How progressive politics, music and religion combine to make a festival where the loos are lovely and the people properly nice.
When you can honestly say you love the toilets at a festival on day three, that festival is probably something special. I love the toilets at Greenbelt. At other festivals Vietnam Vets (the grizzled kind who were at Da Nang) stagger from them with a wild look in their eyes that suggests, more than usual, that they have seen things... terrible things. At Greenbelt people skip from them singing 'Portaloo!' to the tune of an ABBA song. I swear one morning, on hearing through the plastic door some bright-eyed young camper strumming an acoustic guitar, I thought: 'well, isn't this nice?' That has to be fairly unique in the UK festival scene.
Greenbelt (at Cheltenham Racecourse over the August Bank Holiday) is more than just a festival where the campers don't steal the toilet paper or smear faeces on the walls like holidaying chimps. It's a festival where the organisers have them cleaned religiously. And the word 'religiously' is key. Because Greenbelt is a Christian festival. Mostly. Kinda. Sortof.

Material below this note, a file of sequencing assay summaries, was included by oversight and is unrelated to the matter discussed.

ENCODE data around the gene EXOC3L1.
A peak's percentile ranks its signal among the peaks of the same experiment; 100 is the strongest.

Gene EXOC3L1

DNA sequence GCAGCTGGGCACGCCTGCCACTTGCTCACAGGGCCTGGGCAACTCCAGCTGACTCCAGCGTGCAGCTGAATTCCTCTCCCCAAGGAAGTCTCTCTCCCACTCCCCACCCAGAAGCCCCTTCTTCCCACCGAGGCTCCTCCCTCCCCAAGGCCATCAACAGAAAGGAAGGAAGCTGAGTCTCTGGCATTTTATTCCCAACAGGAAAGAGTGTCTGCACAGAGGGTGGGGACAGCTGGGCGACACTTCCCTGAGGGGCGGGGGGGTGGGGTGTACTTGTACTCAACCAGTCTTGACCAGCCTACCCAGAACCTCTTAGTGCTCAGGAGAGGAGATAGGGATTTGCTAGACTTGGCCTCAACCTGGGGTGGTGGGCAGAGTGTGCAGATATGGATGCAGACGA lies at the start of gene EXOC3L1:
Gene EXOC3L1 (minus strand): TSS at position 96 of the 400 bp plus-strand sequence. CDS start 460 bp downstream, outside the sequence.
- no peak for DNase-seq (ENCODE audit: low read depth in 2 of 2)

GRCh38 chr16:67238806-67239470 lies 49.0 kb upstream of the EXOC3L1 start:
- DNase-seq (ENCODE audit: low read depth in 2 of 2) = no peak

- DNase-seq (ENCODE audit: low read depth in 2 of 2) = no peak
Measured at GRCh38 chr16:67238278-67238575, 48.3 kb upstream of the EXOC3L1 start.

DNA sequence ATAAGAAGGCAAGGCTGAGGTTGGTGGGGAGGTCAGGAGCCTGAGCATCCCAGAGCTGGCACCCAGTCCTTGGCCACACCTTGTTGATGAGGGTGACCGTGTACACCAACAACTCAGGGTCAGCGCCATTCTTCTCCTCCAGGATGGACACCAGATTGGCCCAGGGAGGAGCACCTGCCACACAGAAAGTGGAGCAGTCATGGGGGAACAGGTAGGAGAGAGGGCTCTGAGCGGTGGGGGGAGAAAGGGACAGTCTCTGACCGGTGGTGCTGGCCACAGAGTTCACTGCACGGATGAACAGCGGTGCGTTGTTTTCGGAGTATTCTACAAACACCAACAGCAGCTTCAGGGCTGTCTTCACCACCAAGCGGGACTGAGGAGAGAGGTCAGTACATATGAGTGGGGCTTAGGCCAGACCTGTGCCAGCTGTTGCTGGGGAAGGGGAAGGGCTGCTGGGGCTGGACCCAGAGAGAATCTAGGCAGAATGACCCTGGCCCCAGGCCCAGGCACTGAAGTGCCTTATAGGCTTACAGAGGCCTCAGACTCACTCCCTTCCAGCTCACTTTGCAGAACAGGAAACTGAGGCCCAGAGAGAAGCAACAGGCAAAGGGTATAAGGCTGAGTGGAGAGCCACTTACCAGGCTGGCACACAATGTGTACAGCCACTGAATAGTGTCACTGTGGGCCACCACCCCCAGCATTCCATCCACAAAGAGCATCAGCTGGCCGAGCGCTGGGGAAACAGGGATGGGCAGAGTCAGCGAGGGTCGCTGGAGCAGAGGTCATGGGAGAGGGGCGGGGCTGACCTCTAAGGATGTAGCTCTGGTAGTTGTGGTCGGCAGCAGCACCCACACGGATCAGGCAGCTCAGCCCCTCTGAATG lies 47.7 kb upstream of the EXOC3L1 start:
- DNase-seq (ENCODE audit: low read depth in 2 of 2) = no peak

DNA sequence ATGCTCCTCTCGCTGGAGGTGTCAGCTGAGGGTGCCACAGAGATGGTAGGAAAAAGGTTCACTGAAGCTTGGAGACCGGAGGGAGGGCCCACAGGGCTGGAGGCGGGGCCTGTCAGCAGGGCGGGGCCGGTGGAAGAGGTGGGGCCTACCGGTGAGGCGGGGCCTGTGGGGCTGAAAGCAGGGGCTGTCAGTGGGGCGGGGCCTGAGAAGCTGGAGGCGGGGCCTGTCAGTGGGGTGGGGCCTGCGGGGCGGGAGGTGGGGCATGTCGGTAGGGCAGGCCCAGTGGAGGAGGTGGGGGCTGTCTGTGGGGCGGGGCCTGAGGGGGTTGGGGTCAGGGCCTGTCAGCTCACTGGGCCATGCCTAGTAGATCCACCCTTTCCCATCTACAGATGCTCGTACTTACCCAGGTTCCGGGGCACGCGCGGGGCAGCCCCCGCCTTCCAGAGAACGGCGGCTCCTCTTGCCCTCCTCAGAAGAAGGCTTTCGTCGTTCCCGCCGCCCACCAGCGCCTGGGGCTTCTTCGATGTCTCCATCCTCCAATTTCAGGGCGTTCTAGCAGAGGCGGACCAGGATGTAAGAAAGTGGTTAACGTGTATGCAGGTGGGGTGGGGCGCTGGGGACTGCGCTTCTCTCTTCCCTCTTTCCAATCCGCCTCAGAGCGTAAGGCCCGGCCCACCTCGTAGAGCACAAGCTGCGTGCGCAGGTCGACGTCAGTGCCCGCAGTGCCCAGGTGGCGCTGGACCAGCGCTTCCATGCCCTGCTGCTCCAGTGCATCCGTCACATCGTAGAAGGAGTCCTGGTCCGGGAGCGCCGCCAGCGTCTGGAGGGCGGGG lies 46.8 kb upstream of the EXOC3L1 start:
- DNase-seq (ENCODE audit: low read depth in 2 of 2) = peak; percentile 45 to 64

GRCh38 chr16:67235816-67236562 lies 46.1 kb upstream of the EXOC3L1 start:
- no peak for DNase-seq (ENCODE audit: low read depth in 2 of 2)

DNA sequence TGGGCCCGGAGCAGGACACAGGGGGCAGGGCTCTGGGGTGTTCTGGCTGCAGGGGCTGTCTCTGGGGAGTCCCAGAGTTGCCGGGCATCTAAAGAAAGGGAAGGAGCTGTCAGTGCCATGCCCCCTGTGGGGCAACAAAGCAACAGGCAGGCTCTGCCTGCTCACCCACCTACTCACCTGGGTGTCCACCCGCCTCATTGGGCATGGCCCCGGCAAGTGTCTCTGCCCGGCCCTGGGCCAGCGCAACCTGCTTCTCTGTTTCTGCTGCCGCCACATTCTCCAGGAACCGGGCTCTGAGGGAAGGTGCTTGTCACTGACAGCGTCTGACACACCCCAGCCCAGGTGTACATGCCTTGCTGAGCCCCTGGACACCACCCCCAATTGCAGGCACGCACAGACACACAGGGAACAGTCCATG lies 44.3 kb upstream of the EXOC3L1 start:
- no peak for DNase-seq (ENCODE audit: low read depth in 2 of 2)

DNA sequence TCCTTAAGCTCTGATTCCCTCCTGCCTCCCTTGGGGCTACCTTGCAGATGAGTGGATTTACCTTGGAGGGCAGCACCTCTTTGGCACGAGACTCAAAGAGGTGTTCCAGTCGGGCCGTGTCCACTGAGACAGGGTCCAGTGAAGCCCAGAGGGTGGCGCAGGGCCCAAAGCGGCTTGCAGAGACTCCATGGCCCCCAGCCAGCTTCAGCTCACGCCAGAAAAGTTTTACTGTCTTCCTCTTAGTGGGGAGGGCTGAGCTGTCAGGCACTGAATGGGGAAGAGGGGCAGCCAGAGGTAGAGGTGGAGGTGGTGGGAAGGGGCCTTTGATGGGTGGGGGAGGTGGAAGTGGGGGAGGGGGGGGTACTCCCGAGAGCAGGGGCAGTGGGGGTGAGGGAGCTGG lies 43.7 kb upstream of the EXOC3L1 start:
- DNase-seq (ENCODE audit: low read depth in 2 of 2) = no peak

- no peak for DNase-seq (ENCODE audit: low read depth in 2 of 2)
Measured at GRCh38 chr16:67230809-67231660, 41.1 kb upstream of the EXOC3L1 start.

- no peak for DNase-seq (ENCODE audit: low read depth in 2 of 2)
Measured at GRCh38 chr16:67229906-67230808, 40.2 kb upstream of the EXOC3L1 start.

I'm not sure what kind of reactions the words 'Christian festival' provoke in you. I'm picturing Brando in a sweaty room in the jungle muttering: 'the horror... the horror...' And fair enough. I'm a fully paid-up, believing, says-amen-in-the-right-places Christian, and I have found myself clutching the lapels of friends, sobbing, 'you weren't there!" after some events. But Greenbelt is different.
No, really. It's different. Once a straight-up festival of Christian teaching, art and music, Greenbelt has evolved into a festival of justice, music, art, comedy, theatre, music, spirituality and good vibes that, for the last three years has featured an overarching theme of solidarity with the cause of Palestine. Over just the last few festivals it have featured Muslims leading prayers, atheists and believers putting forward their cases against the church, Peter Tatchell and Gene Robinson and on Sunday it featured Mark Thomas 'dropping the C-bomb' twice to the amusement rather than horror of the mostly Christian audience. The 700 Club at play it ain't. The most impressive thing about all of that is that none of it is unusual for Greenbelt.
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